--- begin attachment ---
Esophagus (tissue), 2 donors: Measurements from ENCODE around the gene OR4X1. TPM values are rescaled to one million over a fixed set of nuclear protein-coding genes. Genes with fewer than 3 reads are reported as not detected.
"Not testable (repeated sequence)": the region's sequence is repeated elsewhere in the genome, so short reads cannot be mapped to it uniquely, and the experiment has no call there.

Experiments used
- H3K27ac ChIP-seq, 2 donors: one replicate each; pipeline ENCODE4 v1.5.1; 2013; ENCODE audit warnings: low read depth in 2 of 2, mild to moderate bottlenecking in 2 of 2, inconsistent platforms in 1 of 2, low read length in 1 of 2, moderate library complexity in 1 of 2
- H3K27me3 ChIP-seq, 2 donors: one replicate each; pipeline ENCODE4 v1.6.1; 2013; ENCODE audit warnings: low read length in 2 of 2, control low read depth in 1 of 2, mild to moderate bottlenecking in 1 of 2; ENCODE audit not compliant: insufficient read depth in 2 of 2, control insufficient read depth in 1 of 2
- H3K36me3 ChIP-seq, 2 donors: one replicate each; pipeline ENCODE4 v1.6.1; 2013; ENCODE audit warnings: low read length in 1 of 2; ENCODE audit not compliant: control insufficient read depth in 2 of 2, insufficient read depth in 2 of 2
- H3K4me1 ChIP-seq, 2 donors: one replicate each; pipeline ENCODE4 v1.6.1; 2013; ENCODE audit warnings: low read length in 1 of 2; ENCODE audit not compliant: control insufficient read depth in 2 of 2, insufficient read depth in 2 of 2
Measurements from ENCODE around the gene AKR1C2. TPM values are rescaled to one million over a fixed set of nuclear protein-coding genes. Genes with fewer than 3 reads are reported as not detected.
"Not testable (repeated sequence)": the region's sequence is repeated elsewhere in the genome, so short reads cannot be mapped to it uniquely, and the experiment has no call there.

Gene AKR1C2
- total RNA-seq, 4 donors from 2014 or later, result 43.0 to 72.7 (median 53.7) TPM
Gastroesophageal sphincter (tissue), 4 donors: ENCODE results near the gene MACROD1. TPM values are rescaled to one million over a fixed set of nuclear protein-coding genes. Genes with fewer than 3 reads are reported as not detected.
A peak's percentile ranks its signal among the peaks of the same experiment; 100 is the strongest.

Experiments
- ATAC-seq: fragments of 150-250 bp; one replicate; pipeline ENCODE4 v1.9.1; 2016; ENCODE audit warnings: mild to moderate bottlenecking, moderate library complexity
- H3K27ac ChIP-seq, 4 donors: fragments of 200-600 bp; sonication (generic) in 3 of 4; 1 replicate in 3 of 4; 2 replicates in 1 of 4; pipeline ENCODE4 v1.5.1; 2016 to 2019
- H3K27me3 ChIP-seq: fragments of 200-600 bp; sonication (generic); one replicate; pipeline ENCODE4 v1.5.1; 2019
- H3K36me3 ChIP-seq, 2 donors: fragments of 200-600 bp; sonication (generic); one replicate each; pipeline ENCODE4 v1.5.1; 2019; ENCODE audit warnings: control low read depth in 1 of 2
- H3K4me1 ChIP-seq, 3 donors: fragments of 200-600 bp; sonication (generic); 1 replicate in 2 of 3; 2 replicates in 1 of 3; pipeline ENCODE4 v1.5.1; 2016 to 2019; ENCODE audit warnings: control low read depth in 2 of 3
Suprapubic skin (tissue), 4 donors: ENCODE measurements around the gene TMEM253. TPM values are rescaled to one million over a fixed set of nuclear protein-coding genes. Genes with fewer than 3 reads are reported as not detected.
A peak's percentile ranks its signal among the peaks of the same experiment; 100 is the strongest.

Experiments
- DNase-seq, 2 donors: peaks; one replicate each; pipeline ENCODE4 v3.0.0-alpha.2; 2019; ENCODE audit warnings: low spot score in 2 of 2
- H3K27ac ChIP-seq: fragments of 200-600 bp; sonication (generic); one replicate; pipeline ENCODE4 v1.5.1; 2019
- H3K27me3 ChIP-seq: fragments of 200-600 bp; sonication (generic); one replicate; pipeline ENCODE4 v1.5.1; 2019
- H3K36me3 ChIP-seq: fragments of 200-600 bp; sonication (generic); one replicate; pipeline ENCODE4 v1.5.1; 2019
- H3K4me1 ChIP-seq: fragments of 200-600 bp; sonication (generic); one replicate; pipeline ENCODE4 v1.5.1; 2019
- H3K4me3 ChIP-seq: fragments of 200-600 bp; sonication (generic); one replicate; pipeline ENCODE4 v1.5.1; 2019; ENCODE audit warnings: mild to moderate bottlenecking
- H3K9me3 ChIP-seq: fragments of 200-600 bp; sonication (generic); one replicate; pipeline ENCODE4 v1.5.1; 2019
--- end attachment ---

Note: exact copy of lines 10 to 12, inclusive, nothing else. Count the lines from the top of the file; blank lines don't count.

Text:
Gene AKR1C2
- total RNA-seq, 4 donors from 2014 or later, result 43.0 to 72.7 (median 53.7) TPM
Gastroesophageal sphincter (tissue), 4 donors: ENCODE results near the gene MACROD1. TPM values are rescaled to one million over a fixed set of nuclear protein-coding genes. Genes with fewer than 3 reads are reported as not detected.